More than a 100 world leaders have made a declaration on forests and land use at COP26 that will see them work in tandem to 'halt and reverse forest loss and land degradation by 2030 while delivering sustainable development and promoting an inclusive rural transformation'.
The pledge from countries including the UK, Brazil, Canada, China, Australia and Russia, see the full list here, is one of the first major commitments to preserving our natural environment made collectively by leaders at COP, whose countries together represent 85 per cent of the world's forests.
It also includes a reaffirmation of existing commitments to: the UN Framework Convention on Climate Change and the Paris Agreement, the Convention on Biological Diversity, the UN Convention to Combat Desertification, the Sustainable Development Goals as well as commitments to sustainable land use, and to the conservation, protection, sustainable management and restoration of forests, and other terrestrial ecosystems.
While welcoming the pledge, Kew Royal Botanic Gardens' director of science professor Alexandre Antonelli emphasised that the "devil is in the detail".
“We applaud the commitment of world leaders to halt and reverse deforestation and other forms of ecosystem degradation by 2030, in parallel with restoring lost habitats to tackle the climate and biodiversity crises" he said. "However, the devil is in the detail: reforestation must follow best scientific practice – planting the right tree in the right place – and protection must start with the most biologically valuable ecosystems such as the Brazilian rainforests, which I grew up exploring."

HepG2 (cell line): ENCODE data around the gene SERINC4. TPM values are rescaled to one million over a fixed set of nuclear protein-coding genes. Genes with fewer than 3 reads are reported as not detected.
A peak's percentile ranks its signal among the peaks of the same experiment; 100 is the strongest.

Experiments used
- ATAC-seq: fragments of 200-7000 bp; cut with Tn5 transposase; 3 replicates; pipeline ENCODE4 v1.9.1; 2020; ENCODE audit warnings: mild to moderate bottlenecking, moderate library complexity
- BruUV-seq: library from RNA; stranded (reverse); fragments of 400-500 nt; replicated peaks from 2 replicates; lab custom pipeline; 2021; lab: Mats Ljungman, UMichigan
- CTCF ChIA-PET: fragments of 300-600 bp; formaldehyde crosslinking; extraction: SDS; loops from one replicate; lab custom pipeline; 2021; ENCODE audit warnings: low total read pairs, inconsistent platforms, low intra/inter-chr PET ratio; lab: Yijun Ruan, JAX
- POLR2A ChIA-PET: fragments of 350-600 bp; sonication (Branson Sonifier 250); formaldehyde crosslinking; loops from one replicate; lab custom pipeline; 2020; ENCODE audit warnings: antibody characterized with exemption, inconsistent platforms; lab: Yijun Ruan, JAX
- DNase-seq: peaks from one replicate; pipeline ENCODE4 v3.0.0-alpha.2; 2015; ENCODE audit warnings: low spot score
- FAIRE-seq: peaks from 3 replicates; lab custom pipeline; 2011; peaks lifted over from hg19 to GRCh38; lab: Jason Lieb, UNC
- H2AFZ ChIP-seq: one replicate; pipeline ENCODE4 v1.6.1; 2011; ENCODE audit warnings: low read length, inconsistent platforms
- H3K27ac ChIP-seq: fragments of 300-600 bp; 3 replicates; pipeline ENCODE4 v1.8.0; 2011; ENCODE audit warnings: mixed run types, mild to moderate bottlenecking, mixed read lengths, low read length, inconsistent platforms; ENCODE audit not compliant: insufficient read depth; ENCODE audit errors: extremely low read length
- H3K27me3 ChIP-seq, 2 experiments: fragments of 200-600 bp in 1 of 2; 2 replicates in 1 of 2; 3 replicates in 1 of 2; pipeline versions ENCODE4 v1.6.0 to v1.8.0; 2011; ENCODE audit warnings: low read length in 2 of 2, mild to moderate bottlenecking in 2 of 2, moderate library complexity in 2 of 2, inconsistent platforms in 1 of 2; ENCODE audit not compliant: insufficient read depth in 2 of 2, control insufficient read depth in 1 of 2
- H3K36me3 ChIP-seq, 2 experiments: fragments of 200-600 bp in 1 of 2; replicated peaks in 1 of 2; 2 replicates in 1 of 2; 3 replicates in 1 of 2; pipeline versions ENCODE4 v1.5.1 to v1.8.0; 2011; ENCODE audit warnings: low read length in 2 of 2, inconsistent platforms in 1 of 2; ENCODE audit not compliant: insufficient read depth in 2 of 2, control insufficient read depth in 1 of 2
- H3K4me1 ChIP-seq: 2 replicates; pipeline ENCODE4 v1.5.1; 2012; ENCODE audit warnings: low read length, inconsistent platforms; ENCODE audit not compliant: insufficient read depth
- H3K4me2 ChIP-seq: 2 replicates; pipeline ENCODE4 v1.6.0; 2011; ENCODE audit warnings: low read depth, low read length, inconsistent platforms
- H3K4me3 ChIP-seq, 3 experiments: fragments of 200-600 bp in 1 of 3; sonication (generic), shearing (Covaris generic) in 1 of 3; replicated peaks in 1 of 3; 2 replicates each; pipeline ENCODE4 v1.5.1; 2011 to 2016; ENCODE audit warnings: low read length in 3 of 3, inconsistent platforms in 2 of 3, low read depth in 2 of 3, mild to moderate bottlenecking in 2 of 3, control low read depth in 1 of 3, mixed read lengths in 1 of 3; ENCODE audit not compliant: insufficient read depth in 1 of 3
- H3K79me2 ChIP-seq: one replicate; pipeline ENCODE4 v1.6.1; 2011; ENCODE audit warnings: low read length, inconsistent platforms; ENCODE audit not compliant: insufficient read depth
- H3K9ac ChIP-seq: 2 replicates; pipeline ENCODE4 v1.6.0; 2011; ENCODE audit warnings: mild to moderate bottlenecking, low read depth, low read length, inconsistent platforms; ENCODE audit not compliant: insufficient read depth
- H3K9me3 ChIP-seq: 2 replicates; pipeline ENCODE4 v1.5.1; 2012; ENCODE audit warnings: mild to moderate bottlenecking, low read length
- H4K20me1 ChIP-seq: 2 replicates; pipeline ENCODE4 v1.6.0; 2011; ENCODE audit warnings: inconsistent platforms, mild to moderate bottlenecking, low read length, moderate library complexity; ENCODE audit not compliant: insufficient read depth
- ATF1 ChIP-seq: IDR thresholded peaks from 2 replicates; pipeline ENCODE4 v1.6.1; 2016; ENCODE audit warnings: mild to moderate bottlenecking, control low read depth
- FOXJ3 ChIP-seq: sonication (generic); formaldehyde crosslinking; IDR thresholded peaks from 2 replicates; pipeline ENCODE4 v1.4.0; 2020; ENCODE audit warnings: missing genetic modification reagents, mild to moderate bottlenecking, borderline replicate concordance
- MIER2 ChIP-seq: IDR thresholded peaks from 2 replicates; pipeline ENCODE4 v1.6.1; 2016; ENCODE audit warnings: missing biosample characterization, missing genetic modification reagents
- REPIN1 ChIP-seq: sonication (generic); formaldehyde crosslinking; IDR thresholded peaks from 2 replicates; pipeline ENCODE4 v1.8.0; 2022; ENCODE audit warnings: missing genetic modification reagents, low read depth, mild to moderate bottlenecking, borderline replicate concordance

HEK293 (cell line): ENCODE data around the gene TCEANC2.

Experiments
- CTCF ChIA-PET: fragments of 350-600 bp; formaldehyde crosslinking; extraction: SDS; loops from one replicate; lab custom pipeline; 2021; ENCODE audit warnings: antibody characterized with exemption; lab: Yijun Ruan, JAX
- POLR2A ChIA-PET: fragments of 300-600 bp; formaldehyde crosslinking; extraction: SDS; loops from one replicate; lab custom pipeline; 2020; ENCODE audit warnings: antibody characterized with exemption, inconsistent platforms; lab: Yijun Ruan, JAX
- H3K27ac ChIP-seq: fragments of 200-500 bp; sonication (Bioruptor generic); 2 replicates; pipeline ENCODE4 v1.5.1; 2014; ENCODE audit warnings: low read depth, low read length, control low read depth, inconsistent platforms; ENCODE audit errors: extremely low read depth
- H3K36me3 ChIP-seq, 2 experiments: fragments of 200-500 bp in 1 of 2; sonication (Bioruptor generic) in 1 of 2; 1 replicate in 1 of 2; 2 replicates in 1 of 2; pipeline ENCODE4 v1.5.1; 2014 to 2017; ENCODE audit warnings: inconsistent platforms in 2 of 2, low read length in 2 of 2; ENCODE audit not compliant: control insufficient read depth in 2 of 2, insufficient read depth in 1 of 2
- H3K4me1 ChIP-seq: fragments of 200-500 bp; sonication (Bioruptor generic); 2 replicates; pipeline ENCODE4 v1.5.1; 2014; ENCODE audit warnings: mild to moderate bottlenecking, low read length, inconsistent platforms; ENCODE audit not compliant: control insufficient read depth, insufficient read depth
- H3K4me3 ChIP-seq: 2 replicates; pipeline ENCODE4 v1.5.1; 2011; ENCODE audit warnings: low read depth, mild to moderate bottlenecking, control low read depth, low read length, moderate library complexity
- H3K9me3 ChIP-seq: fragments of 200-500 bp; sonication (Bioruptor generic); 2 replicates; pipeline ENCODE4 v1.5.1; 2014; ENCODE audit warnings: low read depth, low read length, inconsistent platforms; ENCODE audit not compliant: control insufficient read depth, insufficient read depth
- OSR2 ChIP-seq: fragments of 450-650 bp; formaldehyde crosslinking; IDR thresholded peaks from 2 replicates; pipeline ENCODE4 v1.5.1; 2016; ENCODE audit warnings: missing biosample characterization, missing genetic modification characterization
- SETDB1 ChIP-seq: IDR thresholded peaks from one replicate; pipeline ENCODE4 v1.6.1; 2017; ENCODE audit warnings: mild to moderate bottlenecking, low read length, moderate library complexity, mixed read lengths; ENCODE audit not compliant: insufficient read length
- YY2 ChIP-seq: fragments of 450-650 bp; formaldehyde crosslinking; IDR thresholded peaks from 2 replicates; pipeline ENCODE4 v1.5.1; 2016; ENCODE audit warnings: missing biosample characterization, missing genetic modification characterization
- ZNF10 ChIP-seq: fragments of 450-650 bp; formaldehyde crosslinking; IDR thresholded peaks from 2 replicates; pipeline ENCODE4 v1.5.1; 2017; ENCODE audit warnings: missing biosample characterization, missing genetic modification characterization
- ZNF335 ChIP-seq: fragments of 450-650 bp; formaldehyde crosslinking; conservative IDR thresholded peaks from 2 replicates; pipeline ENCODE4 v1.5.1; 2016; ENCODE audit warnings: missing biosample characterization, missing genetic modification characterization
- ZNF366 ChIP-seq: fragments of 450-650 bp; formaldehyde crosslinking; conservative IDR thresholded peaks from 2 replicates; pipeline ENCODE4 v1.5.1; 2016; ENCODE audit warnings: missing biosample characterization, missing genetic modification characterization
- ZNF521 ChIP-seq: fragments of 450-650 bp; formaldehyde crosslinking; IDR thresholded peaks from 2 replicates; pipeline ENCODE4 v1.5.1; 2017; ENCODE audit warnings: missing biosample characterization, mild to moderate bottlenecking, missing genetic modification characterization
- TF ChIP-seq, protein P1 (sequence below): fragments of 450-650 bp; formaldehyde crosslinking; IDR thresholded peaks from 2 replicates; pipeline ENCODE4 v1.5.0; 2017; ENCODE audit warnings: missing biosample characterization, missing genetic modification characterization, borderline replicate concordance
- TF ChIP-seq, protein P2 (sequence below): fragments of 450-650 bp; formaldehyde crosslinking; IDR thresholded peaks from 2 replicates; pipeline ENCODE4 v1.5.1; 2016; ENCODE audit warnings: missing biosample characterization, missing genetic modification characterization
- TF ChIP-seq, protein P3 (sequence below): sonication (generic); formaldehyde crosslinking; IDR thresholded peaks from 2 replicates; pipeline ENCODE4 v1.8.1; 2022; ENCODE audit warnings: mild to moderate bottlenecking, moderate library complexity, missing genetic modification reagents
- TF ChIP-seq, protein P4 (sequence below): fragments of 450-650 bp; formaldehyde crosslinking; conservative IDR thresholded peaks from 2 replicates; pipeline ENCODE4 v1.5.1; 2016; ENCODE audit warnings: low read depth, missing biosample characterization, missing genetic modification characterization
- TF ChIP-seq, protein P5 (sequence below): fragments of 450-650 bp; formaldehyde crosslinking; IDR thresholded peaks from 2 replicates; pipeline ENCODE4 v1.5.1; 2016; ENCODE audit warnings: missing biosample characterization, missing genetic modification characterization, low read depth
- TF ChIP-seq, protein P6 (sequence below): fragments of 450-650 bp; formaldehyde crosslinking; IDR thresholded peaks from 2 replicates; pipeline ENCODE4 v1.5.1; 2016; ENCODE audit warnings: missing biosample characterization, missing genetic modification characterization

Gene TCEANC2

Continuing he outlined that past promises have failed to translate to practical action: “Halting deforestation has been promised before but failed hugely. We can’t afford repeating that: two in five plant species now face extinction – this is our last window of opportunity. What we need now is delivery, and enough details to hold our leaders to account. Science shows how nature can bring long-lasting benefits to climate, biodiversity and humanity and we scientists are ready to help.”
Over on Twitter there were countless references to a lack of progress on 2014 New York Declaration on Forests, in which world leaders endorsed a 'global timeline to cut natural forest loss in half by 2020, and strive to end it by 2030'. And with nine years left on the clock for the current declararion there's a lot of work to be done.
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